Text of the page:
About Me

Anthony M. Johnson is a 2018-2020 Postdoctoral Fellow with the Inequality in America Initiative in the Faculty of Arts and Sciences in the Social Science Division. He completed his Ph.D. in Sociology at Northwestern University. Anthony’s research is broadly at the intersection of inequality; education; culture; and science, technology, engineering, and math (STEM).

His current book project, tentatively titled Becoming Study Buddies: How Inequalities Persist at Elite Colleges in an Era of Collaborative Learning, examines how undergraduate students form academic peer groups in ways that reproduce educational inequalities. Drawing on a qualitative case study of an engineering school at an elite private university, he shows that academic peer sorting is the result of the interaction between the diverse cultural, social, and economic resources students bring to college—based on social class, race/ethnicity, and gender—and the institutional practices and structures of the university. Anthony analyzes how institutionalized grading practices and the structure of extracurricular activities on campus can have the unintended consequence of concentrating learning opportunities that best align with the academic norms and expectations of the school firmly in the hands of students who already enjoy social group privilege. In the wake of the adoption of collaborative learning approaches designed to reduce persistent achievement gaps in America, Anthony’s research reveals how these innovative approaches, in fact, facilitate the reproduction of educational disparities and the reforms needed to reduce achievement gaps perpetuated through peer networks.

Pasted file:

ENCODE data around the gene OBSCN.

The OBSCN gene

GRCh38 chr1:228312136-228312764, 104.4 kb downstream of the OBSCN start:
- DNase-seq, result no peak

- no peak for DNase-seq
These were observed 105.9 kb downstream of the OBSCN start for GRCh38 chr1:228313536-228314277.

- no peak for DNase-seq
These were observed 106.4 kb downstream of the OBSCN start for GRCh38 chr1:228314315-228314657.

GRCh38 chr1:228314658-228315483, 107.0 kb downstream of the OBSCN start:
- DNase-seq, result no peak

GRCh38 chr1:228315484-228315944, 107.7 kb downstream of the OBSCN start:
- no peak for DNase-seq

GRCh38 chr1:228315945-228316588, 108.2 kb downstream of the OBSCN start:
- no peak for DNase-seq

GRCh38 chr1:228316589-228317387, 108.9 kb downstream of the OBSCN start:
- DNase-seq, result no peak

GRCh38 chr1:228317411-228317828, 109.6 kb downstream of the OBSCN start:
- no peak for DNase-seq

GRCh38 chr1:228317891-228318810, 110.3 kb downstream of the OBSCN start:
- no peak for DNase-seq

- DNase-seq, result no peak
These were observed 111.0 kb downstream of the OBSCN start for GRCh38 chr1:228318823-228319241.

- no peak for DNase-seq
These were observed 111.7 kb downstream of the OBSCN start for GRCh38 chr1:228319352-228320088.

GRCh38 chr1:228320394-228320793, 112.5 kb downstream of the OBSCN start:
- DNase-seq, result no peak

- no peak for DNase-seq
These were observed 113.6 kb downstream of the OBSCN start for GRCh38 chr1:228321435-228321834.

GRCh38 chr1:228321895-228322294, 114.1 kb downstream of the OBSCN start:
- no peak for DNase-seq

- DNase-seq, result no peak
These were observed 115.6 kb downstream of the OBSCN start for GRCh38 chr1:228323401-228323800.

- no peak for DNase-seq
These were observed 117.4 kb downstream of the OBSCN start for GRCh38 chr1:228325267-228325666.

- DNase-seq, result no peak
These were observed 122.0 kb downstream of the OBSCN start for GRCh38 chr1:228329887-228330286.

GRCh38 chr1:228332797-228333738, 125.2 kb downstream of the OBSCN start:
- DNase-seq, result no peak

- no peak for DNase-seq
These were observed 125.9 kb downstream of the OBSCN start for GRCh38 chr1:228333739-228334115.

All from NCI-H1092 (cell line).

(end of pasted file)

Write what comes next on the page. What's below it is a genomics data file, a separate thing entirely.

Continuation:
Anthony’s most recent manuscript, which examines the heterogeneous navigation strategies of an ethnoracially segregated academic peer group landscape among black and Latino/a engineering students at an elite university, is forthcoming in Sociology of Education. Anthony’s research has also been supported by fellowships from the National Academy of Education/Spencer Foundation and the National Science Foundation.